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New Poll Sheds Light on Financial Concerns under New Administration
Two in five Americans who have combined their finances in a current/past relationship admit to committing financial infidelity against their partner.
A survey in partnership with the National Endowment for Financial Education and the love and relationship website YourTango.com shows seven in 10 Americans say they spend more money while in a relationship versus when they are single.
A new survey from the National Endowment for Financial Education finds that nearly seven in 10 (64 percent) of adults will make a financially-focused goal in 2015. Yet on a somber note, the survey also finds that one in three (31 percent) rate the current quality of their financial life as worse than they expect it to be.
A new survey by NEFE finds that half of Americans say having enough money for retirement is their top financial goal and perceived importance of homeownership appears to be waning.
The National Endowment for Financial Education and the Jump$tart Coalition announced that it will join with its national and state partners in April to “Stand Up for Financial Literacy,” the theme for this year’s Financial Literacy Month.
According to a new survey by the National Endowment for Financial Education and Harris Poll, financial infidelity can be just as significant among couples as emotional/sexual infidelity. One in three people who combine finances with their spouse or partner admit to committing a financial deception.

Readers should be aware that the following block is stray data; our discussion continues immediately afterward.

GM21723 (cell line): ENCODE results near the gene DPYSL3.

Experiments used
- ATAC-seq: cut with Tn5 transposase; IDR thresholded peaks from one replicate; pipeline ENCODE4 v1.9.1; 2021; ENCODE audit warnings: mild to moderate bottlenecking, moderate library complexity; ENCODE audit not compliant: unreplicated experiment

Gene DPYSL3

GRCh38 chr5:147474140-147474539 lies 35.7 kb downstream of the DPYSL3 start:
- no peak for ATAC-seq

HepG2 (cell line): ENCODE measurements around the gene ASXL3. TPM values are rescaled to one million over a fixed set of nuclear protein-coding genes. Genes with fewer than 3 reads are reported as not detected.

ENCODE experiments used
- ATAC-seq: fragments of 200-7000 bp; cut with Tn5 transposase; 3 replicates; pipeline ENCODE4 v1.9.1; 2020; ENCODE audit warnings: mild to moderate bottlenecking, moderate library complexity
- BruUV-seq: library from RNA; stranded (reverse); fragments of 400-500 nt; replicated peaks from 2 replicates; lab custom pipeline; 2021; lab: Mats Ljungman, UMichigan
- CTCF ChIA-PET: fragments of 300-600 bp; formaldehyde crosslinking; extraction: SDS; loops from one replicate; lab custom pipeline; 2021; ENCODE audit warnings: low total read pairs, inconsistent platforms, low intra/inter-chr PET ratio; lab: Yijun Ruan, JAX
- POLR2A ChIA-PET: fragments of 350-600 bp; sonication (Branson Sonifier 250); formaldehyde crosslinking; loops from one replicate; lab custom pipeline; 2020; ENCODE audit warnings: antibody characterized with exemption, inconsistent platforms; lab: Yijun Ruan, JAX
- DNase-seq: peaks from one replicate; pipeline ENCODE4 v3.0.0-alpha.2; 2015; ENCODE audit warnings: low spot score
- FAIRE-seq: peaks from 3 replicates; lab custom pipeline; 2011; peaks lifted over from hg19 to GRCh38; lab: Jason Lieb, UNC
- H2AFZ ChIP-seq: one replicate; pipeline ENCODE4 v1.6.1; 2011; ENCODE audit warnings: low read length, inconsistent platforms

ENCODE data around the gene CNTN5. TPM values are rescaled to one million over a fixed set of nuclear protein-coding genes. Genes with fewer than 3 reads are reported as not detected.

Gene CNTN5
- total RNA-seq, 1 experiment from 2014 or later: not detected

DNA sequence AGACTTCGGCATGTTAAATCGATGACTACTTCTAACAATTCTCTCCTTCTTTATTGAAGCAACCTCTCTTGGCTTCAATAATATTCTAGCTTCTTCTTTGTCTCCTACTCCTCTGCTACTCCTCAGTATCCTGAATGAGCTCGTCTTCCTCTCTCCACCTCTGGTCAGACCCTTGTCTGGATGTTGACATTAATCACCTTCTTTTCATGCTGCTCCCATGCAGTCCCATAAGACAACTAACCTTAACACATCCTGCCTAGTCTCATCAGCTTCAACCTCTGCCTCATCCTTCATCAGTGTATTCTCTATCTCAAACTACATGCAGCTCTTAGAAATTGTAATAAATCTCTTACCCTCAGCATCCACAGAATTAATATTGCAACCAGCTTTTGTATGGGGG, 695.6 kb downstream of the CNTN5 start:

Consumers are feeling more confident about their ability to manage holiday expenses this year, but everyone can benefit from a spending reality check. This survey finds that 39 percent of Americans are much/somewhat more concerned about being able to afford holiday expenses this year compared to their level of confidence five years ago.
A survey by the National Endowment for Financial Education finds that many adults say there are major barriers preventing their families from openly communicating about who will make financial decisions on behalf of an aging family member if they become unable to.
With the tax deadline approaching, many late filers who procrastinate are concerned about more than just owing money. A new NEFE survey finds not having all of the appropriate paperwork and preparing a return incorrectly add worry to the process of filing tax returns.